The Belluschi Pavilion, a mid-century modern house moved to the Marylhurst campus, was featured in the fall 2015 issue of Preservation Magazine.
Pollyanna Hancock-Moody and all the artists who performed Schoenberg's Pierrot Lunaire at Marylhurst on May 30, 2014, "met all the challenges of the score, and then some," according to Oregon Arts Watch.
Also on the program were works by Marylhurst student composers inspired by Schoenberg's work.
Excerpt from an article by Bruce Browne in Oregon Arts Watch,
May 31, 2014.
"Let's go take in some Schoenberg" is not something I have ever said to another human. Yet I was excited and curious to hear about this harlequin clown, this moonstruck reject from the Commedia de l'Arte, and later, the cabaret. Pierrot Lunaire is a novelty, a rarity, and I enjoyed anticipating the "how will they pull this off"-ness of being in the audience. I had no expectations beyond "this could be a kick." And it was.
Actualizing a piece like this is always a daunting task, even by the most talented professionals. Friday night's realization, led by Ken Selden, and performed by soprano Pollyanna Hancock-Moody and the chamber group of Fumino Ando, Vadine Iishkin, Jessica Sindell, David Hattner and Janet Coleman, met all the challenges of the score, and then some. Massive virtuosity was on display for a smallish audience at St. Anne's Chapel on the campus of Marylhurst University. Coleman was the pianistic "glue" that expertly helped to hold things together in many of the movements.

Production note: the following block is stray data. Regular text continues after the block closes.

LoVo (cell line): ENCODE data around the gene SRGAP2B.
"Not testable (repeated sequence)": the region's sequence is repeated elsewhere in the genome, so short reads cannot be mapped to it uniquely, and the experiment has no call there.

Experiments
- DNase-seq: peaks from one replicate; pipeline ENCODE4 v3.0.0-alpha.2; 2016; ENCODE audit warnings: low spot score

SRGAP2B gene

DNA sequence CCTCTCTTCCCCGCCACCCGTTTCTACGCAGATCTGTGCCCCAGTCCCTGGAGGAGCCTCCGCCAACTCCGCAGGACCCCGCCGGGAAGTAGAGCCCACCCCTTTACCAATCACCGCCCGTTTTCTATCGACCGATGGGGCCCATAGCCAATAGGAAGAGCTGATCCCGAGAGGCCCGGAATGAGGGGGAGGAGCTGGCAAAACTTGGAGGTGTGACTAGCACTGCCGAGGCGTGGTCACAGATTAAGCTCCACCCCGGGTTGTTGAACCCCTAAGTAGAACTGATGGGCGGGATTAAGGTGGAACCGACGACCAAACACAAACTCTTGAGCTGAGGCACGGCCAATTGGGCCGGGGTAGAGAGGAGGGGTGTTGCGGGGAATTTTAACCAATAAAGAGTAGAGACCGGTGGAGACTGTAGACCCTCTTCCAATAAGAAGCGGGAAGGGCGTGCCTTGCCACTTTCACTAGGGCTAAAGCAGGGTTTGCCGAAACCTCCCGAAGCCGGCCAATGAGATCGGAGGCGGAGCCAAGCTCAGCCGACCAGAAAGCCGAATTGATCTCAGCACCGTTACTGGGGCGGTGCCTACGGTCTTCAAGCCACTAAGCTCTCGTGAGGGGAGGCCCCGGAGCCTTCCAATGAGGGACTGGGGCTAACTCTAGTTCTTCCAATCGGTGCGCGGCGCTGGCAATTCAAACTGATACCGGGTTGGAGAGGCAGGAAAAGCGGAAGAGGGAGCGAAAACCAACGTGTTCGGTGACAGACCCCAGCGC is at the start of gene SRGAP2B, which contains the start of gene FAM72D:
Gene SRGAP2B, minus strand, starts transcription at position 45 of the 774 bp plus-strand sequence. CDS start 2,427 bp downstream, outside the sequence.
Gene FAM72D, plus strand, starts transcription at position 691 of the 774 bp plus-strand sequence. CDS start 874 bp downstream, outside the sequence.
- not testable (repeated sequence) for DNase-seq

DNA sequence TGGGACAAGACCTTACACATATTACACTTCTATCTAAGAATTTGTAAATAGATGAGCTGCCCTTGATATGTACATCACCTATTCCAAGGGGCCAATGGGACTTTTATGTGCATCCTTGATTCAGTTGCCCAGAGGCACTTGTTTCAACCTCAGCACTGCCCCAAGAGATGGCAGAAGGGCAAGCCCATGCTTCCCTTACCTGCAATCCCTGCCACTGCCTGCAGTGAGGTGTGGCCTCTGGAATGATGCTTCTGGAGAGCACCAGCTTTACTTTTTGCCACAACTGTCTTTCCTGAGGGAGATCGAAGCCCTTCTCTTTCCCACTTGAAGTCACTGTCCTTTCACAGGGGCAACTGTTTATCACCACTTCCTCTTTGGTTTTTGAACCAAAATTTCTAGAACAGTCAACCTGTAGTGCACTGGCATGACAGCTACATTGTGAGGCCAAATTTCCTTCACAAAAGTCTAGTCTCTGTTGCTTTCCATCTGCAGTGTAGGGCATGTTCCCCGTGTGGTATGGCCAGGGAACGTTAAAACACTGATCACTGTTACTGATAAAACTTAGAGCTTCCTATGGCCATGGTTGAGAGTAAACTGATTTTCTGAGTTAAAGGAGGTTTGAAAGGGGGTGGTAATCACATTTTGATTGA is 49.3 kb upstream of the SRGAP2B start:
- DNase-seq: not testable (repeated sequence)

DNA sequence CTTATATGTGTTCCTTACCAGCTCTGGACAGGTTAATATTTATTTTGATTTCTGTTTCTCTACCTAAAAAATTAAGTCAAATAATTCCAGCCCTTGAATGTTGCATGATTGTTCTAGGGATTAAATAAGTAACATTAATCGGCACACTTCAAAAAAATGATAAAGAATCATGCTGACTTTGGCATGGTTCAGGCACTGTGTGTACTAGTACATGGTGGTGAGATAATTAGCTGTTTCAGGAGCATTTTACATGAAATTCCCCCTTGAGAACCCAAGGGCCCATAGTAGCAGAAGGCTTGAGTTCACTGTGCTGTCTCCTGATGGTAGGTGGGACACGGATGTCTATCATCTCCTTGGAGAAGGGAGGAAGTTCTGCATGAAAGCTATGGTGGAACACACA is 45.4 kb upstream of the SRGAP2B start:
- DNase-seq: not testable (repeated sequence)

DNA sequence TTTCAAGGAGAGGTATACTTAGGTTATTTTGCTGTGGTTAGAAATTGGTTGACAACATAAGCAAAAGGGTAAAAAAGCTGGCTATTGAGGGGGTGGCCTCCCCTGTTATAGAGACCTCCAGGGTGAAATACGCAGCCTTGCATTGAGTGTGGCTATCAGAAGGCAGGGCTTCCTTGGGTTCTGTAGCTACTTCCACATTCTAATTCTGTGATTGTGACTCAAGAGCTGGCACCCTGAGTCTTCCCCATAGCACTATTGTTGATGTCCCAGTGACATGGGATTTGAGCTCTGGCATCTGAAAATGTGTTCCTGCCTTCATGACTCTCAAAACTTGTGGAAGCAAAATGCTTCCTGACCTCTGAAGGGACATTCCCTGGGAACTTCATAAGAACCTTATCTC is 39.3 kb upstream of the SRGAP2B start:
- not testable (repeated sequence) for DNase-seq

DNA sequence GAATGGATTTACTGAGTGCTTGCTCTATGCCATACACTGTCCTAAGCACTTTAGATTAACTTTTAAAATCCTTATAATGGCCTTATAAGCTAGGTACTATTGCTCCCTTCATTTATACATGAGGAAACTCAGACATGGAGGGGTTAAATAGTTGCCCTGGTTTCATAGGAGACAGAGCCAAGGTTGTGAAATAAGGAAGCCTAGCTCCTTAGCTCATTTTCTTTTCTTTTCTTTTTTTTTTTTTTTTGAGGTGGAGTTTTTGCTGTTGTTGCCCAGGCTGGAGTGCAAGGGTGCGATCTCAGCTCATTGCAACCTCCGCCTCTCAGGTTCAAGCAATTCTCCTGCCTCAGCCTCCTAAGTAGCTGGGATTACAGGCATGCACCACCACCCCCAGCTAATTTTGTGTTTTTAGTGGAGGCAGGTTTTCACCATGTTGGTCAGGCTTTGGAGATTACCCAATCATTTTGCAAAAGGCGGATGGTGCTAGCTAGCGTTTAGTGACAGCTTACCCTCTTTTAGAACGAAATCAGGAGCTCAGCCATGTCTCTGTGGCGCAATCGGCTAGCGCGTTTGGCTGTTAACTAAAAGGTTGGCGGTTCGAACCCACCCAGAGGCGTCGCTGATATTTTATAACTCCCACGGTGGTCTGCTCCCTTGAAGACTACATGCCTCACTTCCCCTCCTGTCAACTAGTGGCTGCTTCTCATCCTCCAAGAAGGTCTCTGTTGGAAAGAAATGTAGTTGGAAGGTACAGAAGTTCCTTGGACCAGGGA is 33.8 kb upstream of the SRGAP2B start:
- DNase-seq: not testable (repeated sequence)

The greatest weight of interpretation falls on the soprano. As All Classical radio announcer Robert McBride explained in introducing the piece on Friday night, Pierrot is a "nut-job," haunted by the moon. Hancock-Moody was equal to the task of bringing the text and music off the page, enlivening her singing with appropriate changes of facial expression and gestures, all reflecting the ironies and schizophrenic mood changes inherent in the poetry.
Pierrot Lunaire debuted in Berlin in 1912, against the backdrop of the gathering storm leading to 1914. But that night, in the audience for the premiere performance were Stravinsky, Ravel, Puccini, Strauss and Gershwin. These luminaries came to hear something different, something new, something unique because, perhaps, it just might be a kick. They would have enjoyed last Friday night.